Russia forms world's first nuclear fuel bank
Russia announced Wednesday that it had created the world's first international atomic fuel bank as part of a global effort to curb the spread of nuclear arms.
The Rosatom state atomic energy corporation said the Siberian fuel reserve -- which will operate under the auspices of the United Nations' International Atomic Energy Agency (IAEA) nuclear watchdog -- will have enough material to refuel two civilian nuclear power plants.
The Angarsk facility now stores 120 tonnes of low-enriched uranium (LEU) that has been enriched to between two and 4.95 percent. Rosatom said one-third of the fuel was processed to the higher level.
The fuel is considered safe because the weapons-grade uranium desired by nations seeking to build nuclear weapons must be enriched to at least 90 percent.
The IAEA approved the Russian reserve's creation at a historic two-day meeting in November. It is meant to ensure stable fuel supplies to partner nations in case of disruptions of the international uranium enrichment services market.
The type of fuel stored in Angarsk is used by most of today's civilian nuclear power plants. The bank's creation was first proposed in September 2007 by Russia amid Moscow fears that nuclear fuel supply cutoffs could used by developed nations for political purposes.
"This bank was created under the Russian president's initiative to form a global nuclear energy infrastructure (that would ensure) reliable compliance with the nuclear weapons non-proliferation regime," Rosatom said in a statement.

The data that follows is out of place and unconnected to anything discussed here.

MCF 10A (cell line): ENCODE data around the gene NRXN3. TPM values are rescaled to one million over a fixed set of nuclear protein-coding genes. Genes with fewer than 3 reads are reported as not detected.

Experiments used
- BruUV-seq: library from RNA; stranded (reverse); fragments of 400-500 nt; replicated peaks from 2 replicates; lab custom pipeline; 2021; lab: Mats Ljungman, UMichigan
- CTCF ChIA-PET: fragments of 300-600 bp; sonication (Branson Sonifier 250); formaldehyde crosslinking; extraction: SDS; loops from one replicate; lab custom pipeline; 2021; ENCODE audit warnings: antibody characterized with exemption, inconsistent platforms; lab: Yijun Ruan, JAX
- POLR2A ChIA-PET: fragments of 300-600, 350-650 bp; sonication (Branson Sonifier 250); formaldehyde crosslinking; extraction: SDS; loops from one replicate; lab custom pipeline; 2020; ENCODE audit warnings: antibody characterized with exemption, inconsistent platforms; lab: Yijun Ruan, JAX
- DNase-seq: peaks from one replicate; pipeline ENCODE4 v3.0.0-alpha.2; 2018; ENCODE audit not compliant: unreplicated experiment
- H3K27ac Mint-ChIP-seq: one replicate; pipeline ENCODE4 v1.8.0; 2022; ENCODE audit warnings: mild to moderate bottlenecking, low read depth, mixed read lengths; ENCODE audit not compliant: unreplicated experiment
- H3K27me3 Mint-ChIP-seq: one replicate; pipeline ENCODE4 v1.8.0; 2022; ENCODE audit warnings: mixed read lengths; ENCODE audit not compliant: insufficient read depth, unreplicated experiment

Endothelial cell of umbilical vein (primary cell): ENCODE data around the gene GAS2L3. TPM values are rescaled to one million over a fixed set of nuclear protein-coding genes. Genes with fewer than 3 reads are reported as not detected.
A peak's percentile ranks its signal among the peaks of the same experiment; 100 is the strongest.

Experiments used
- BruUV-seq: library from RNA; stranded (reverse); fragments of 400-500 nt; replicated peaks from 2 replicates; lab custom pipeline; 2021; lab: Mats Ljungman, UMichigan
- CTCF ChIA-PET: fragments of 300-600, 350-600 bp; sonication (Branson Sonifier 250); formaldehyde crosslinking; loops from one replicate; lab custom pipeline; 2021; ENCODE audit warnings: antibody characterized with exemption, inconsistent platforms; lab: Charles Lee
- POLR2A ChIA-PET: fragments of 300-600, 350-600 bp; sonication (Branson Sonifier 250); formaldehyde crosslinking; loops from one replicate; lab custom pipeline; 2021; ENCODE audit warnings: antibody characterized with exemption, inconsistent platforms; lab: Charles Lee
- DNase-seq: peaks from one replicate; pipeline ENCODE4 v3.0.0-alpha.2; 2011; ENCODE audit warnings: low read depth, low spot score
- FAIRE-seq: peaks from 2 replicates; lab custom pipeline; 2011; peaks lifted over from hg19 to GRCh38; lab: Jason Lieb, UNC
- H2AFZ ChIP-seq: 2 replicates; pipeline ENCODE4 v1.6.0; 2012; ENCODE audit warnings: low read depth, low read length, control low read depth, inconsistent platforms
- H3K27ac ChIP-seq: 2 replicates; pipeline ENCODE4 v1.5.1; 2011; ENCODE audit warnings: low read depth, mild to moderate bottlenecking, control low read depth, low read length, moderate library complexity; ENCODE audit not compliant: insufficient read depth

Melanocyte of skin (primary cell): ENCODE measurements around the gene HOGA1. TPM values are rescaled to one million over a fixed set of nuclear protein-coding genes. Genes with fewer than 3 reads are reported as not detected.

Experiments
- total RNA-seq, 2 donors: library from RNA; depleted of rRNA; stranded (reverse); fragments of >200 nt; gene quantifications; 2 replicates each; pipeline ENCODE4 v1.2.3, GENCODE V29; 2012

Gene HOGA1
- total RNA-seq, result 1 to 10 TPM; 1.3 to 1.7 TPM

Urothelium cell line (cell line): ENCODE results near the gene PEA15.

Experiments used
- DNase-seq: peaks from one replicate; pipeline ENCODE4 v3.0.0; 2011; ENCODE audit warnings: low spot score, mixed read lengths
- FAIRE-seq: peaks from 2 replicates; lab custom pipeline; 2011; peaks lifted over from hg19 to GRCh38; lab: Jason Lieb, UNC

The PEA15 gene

Then-president Vladimir Putin first forwarded the nuclear fuel bank initiative in January 2006 amid a resumption in dialogue on the issue between Russia and the United States.
Moscow and Washington signed their own peaceful nuclear cooperation deal -- known as the 123 Agreement -- two years later and the two sides then both focused their efforts on approving a formal IAEA fuel bank plan.
The reserve idea was backed by 23 of the 35 IAEA members at the Vienna meeting but was opposed by countries such as Brazil and Pakistan that are just beginning to establish their own nuclear programmes.
The Angarsk facility's reserve is estimated by nuclear scientists to have enough capacity to produce electricity to satisfy the needs of a city of 12 million people for up to a year.
The eastern Siberian bank is the first of about a dozen facilities proposed by various nations following the 2003 discovery of covert enrichment activity in Iran.
The Angarsk announcement comes one week after Russia and the IAEA signed a separate agreement on developing a joint training programme for nuclear experts who could then be employed at the various facilities across Russia.
Officials here have voiced fears that they no longer have the scientists and experts they did in the Soviet era to safely operate the country's vast network of nuclear facilities.
© 2010 AFP